Robert D. Booker

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Robert D. Booker
Born (1920-07-11)July 11, 1920
Callaway, Nebraska, United States
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near Fondouk, Tunisia
Place of burial
Rose Hill Cemetery Callaway, Nebraska
Allegiance United States of America
Service/branch United States Army
Years of service 1942 - 1943
Rank Private
Unit 133rd Infantry Regiment, 34th Infantry Division
Battles/wars World War II
Awards Medal of Honor

Robert D. Booker (July 11, 1920 – April 9, 1943) was a United States Army soldier and a recipient of the United States military's highest decoration—the Medal of Honor—for his actions in World War II.


Booker joined the Army from his birthplace of Callaway, Nebraska in June 1942,[1] and by April 9, 1943 was serving as a private in the 133rd Infantry Regiment, 34th Infantry Division. On that day, near Fondouk, Tunisia, he advanced alone across open terrain despite intense hostile fire and began firing on the enemy with his machine gun. After being wounded, he continued to fire until receiving a second, fatal, wound. For these actions, he was posthumously awarded the Medal of Honor a year later, on April 25, 1944.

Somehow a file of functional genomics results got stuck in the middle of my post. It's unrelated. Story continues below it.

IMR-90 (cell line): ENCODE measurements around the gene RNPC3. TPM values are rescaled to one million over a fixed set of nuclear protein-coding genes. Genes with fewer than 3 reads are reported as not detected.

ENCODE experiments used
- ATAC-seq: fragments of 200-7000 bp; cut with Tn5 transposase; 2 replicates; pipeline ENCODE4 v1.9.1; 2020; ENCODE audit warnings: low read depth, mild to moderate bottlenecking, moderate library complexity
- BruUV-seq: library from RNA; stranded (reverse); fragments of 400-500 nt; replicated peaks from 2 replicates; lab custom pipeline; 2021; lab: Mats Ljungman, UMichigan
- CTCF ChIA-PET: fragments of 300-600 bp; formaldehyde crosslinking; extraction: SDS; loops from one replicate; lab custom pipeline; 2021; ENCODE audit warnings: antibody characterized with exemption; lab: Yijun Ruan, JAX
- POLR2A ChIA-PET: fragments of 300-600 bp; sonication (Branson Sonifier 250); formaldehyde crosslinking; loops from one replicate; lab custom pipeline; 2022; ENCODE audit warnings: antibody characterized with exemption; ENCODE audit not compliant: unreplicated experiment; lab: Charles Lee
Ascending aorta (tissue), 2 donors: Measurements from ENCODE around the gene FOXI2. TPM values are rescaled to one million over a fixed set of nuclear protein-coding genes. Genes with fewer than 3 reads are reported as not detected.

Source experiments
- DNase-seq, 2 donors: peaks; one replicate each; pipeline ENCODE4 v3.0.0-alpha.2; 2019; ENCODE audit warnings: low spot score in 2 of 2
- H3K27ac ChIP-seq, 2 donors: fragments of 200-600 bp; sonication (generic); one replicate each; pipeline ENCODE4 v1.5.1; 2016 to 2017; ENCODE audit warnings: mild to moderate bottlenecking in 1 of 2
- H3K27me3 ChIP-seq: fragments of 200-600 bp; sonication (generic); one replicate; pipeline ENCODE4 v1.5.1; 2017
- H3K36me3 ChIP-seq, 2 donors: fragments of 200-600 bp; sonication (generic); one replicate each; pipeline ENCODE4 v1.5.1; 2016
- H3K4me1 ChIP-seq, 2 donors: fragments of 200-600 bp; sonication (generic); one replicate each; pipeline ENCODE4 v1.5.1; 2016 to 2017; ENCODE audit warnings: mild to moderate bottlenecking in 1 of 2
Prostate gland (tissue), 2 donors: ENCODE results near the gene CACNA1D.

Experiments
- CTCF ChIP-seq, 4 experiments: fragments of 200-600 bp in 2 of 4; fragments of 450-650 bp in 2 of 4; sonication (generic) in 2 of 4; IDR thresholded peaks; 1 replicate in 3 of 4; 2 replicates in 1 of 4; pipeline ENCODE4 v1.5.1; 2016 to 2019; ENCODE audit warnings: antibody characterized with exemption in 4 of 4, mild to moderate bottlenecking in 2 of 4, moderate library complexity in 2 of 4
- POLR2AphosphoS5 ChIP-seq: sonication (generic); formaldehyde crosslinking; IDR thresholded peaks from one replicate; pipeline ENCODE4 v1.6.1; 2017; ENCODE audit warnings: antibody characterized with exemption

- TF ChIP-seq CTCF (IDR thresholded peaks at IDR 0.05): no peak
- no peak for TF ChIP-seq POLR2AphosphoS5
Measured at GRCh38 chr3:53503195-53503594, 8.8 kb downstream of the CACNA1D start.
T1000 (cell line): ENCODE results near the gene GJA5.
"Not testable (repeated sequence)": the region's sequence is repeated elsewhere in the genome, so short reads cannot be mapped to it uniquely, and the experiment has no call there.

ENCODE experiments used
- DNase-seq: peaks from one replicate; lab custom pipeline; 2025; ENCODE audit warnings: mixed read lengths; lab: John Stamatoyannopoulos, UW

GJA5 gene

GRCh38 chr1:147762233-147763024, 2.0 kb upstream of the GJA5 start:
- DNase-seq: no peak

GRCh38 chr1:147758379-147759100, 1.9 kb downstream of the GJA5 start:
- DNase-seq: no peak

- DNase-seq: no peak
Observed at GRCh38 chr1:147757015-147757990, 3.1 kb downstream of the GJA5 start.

Booker, aged 22 at his death, was buried at Rose Hill Cemetery in his hometown of Callaway, Nebraska.

Medal of Honor citation

Private Booker's official Medal of Honor citation reads:

For conspicuous gallantry and intrepidity at risk of life above and beyond the call of duty in action. On 9 April 1943 in the vicinity of Fondouk, Tunisia, Pvt. Booker, while engaged in action against the enemy, carried a light machinegun and a box of ammunition over 200 yards of open ground. He continued to advance despite the fact that 2 enemy machineguns and several mortars were using him as an individual target. Although enemy artillery also began to register on him, upon reaching his objective he immediately commenced firing. After being wounded he silenced 1 enemy machinegun and was beginning to fire at the other when he received a second mortal wound. With his last remaining strength he encouraged the members of his squad and directed their fire. Pvt. Booker acted without regard for his own safety. His initiative and courage against insurmountable odds are an example of the highest standard of self-sacrifice and fidelity to duty.

See also


  • "Robert D. Booker". Claim to Fame: Medal of Honor recipients. Find a Grave. Retrieved 2008-02-25.<templatestyles src="Module:Citation/CS1/styles.css"></templatestyles>